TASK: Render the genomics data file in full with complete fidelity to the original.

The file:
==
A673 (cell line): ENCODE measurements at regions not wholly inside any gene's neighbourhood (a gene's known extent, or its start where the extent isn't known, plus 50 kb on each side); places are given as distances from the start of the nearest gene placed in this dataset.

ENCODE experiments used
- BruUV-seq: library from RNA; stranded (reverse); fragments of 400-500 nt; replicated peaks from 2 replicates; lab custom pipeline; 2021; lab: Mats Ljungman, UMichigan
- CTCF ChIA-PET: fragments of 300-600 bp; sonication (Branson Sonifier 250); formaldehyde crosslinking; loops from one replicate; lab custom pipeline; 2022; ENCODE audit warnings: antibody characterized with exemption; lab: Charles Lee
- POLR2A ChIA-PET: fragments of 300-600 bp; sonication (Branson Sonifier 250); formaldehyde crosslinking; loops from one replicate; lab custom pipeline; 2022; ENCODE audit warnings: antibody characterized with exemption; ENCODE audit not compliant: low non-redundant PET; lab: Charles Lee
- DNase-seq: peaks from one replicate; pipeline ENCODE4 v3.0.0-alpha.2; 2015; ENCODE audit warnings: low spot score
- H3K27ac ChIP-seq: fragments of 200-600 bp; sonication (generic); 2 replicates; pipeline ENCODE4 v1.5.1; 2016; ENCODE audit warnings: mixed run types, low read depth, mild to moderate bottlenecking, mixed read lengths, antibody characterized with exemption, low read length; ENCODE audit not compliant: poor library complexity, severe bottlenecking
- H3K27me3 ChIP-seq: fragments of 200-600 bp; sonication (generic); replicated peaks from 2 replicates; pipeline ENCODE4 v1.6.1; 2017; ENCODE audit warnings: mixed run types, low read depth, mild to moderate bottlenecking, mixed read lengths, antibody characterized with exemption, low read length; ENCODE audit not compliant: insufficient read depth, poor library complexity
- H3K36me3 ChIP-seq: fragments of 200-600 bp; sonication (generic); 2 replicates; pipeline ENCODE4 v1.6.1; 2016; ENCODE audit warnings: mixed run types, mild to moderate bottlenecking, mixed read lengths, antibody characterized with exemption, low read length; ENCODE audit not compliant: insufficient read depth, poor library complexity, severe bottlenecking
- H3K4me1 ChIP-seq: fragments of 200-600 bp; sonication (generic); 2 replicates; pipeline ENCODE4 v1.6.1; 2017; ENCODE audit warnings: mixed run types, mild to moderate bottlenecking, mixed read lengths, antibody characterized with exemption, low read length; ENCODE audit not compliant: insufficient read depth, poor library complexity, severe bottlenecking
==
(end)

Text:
A673 (cell line): ENCODE measurements at regions not wholly inside any gene's neighbourhood (a gene's known extent, or its start where the extent isn't known, plus 50 kb on each side); places are given as distances from the start of the nearest gene placed in this dataset.

ENCODE experiments used
- BruUV-seq: library from RNA; stranded (reverse); fragments of 400-500 nt; replicated peaks from 2 replicates; lab custom pipeline; 2021; lab: Mats Ljungman, UMichigan
- CTCF ChIA-PET: fragments of 300-600 bp; sonication (Branson Sonifier 250); formaldehyde crosslinking; loops from one replicate; lab custom pipeline; 2022; ENCODE audit warnings: antibody characterized with exemption; lab: Charles Lee
- POLR2A ChIA-PET: fragments of 300-600 bp; sonication (Branson Sonifier 250); formaldehyde crosslinking; loops from one replicate; lab custom pipeline; 2022; ENCODE audit warnings: antibody characterized with exemption; ENCODE audit not compliant: low non-redundant PET; lab: Charles Lee
- DNase-seq: peaks from one replicate; pipeline ENCODE4 v3.0.0-alpha.2; 2015; ENCODE audit warnings: low spot score
- H3K27ac ChIP-seq: fragments of 200-600 bp; sonication (generic); 2 replicates; pipeline ENCODE4 v1.5.1; 2016; ENCODE audit warnings: mixed run types, low read depth, mild to moderate bottlenecking, mixed read lengths, antibody characterized with exemption, low read length; ENCODE audit not compliant: poor library complexity, severe bottlenecking
- H3K27me3 ChIP-seq: fragments of 200-600 bp; sonication (generic); replicated peaks from 2 replicates; pipeline ENCODE4 v1.6.1; 2017; ENCODE audit warnings: mixed run types, low read depth, mild to moderate bottlenecking, mixed read lengths, antibody characterized with exemption, low read length; ENCODE audit not compliant: insufficient read depth, poor library complexity
- H3K36me3 ChIP-seq: fragments of 200-600 bp; sonication (generic); 2 replicates; pipeline ENCODE4 v1.6.1; 2016; ENCODE audit warnings: mixed run types, mild to moderate bottlenecking, mixed read lengths, antibody characterized with exemption, low read length; ENCODE audit not compliant: insufficient read depth, poor library complexity, severe bottlenecking
- H3K4me1 ChIP-seq: fragments of 200-600 bp; sonication (generic); 2 replicates; pipeline ENCODE4 v1.6.1; 2017; ENCODE audit warnings: mixed run types, mild to moderate bottlenecking, mixed read lengths, antibody characterized with exemption, low read length; ENCODE audit not compliant: insufficient read depth, poor library complexity, severe bottlenecking